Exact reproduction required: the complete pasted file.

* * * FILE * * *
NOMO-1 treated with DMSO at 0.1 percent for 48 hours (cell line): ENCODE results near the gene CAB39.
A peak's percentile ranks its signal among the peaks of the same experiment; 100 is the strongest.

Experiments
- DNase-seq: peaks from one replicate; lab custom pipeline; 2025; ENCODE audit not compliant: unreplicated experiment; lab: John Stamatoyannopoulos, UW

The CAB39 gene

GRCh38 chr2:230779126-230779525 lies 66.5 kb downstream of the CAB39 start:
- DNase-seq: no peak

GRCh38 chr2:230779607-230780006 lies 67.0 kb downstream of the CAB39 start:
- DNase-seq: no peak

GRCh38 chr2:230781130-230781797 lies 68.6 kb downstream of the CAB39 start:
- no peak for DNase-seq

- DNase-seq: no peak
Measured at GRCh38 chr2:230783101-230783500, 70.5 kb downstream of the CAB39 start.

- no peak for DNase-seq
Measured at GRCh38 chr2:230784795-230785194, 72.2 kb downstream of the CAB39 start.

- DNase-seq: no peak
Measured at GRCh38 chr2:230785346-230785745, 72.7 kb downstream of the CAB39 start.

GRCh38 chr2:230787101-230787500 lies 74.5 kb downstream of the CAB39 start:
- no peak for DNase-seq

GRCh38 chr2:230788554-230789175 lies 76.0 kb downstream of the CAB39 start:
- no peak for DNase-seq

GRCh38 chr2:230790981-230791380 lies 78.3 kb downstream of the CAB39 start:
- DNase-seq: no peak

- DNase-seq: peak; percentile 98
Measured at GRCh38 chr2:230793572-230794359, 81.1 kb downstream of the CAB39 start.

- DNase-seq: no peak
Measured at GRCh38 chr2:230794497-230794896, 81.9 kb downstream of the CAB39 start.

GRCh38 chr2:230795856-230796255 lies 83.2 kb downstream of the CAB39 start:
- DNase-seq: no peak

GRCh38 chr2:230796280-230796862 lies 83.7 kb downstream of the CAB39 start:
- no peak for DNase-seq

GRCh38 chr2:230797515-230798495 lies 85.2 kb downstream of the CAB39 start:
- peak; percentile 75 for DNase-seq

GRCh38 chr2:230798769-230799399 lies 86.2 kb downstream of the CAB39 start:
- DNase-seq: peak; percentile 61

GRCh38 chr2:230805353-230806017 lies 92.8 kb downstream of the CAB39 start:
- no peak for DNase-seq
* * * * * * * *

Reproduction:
NOMO-1 treated with DMSO at 0.1 percent for 48 hours (cell line): ENCODE results near the gene CAB39.
A peak's percentile ranks its signal among the peaks of the same experiment; 100 is the strongest.

Experiments
- DNase-seq: peaks from one replicate; lab custom pipeline; 2025; ENCODE audit not compliant: unreplicated experiment; lab: John Stamatoyannopoulos, UW

The CAB39 gene

GRCh38 chr2:230779126-230779525 lies 66.5 kb downstream of the CAB39 start:
- DNase-seq: no peak

GRCh38 chr2:230779607-230780006 lies 67.0 kb downstream of the CAB39 start:
- DNase-seq: no peak

GRCh38 chr2:230781130-230781797 lies 68.6 kb downstream of the CAB39 start:
- no peak for DNase-seq

- DNase-seq: no peak
Measured at GRCh38 chr2:230783101-230783500, 70.5 kb downstream of the CAB39 start.

- no peak for DNase-seq
Measured at GRCh38 chr2:230784795-230785194, 72.2 kb downstream of the CAB39 start.

- DNase-seq: no peak
Measured at GRCh38 chr2:230785346-230785745, 72.7 kb downstream of the CAB39 start.

GRCh38 chr2:230787101-230787500 lies 74.5 kb downstream of the CAB39 start:
- no peak for DNase-seq

GRCh38 chr2:230788554-230789175 lies 76.0 kb downstream of the CAB39 start:
- no peak for DNase-seq

GRCh38 chr2:230790981-230791380 lies 78.3 kb downstream of the CAB39 start:
- DNase-seq: no peak

- DNase-seq: peak; percentile 98
Measured at GRCh38 chr2:230793572-230794359, 81.1 kb downstream of the CAB39 start.

- DNase-seq: no peak
Measured at GRCh38 chr2:230794497-230794896, 81.9 kb downstream of the CAB39 start.

GRCh38 chr2:230795856-230796255 lies 83.2 kb downstream of the CAB39 start:
- DNase-seq: no peak

GRCh38 chr2:230796280-230796862 lies 83.7 kb downstream of the CAB39 start:
- no peak for DNase-seq

GRCh38 chr2:230797515-230798495 lies 85.2 kb downstream of the CAB39 start:
- peak; percentile 75 for DNase-seq

GRCh38 chr2:230798769-230799399 lies 86.2 kb downstream of the CAB39 start:
- DNase-seq: peak; percentile 61

GRCh38 chr2:230805353-230806017 lies 92.8 kb downstream of the CAB39 start:
- no peak for DNase-seq